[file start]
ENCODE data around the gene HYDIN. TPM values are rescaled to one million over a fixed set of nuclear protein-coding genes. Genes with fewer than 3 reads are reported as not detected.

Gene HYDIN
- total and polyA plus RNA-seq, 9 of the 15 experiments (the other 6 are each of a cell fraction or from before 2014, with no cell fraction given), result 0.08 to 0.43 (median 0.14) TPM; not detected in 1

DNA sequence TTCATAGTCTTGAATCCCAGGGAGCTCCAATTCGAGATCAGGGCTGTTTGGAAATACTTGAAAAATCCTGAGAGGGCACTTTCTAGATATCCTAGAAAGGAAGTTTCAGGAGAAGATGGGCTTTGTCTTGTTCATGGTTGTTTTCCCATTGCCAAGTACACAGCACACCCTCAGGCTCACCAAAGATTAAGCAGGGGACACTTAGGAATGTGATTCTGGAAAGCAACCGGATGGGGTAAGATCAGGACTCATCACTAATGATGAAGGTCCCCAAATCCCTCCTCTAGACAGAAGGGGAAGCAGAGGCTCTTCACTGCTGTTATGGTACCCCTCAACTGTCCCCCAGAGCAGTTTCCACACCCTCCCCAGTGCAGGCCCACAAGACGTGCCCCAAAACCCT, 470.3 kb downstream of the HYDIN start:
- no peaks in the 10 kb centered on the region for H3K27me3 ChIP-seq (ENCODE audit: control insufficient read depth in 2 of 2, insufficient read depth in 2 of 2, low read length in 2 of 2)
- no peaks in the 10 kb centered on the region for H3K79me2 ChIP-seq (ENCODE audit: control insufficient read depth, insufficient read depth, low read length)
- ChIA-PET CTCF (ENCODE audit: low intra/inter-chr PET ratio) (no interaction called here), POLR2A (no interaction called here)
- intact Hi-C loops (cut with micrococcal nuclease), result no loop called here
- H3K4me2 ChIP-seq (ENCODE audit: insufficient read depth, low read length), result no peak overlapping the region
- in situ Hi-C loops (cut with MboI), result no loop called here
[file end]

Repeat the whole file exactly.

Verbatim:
ENCODE data around the gene HYDIN. TPM values are rescaled to one million over a fixed set of nuclear protein-coding genes. Genes with fewer than 3 reads are reported as not detected.

Gene HYDIN
- total and polyA plus RNA-seq, 9 of the 15 experiments (the other 6 are each of a cell fraction or from before 2014, with no cell fraction given), result 0.08 to 0.43 (median 0.14) TPM; not detected in 1

DNA sequence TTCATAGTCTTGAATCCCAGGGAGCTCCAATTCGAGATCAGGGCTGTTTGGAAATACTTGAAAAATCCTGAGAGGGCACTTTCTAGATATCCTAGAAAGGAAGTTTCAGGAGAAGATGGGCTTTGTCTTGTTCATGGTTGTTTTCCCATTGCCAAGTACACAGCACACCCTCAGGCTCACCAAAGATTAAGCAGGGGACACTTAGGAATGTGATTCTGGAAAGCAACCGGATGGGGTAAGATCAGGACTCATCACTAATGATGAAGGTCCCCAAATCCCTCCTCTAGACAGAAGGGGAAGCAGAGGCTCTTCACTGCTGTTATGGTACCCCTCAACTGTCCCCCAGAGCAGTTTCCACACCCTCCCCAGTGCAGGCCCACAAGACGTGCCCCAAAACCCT, 470.3 kb downstream of the HYDIN start:
- no peaks in the 10 kb centered on the region for H3K27me3 ChIP-seq (ENCODE audit: control insufficient read depth in 2 of 2, insufficient read depth in 2 of 2, low read length in 2 of 2)
- no peaks in the 10 kb centered on the region for H3K79me2 ChIP-seq (ENCODE audit: control insufficient read depth, insufficient read depth, low read length)
- ChIA-PET CTCF (ENCODE audit: low intra/inter-chr PET ratio) (no interaction called here), POLR2A (no interaction called here)
- intact Hi-C loops (cut with micrococcal nuclease), result no loop called here
- H3K4me2 ChIP-seq (ENCODE audit: insufficient read depth, low read length), result no peak overlapping the region
- in situ Hi-C loops (cut with MboI), result no loop called here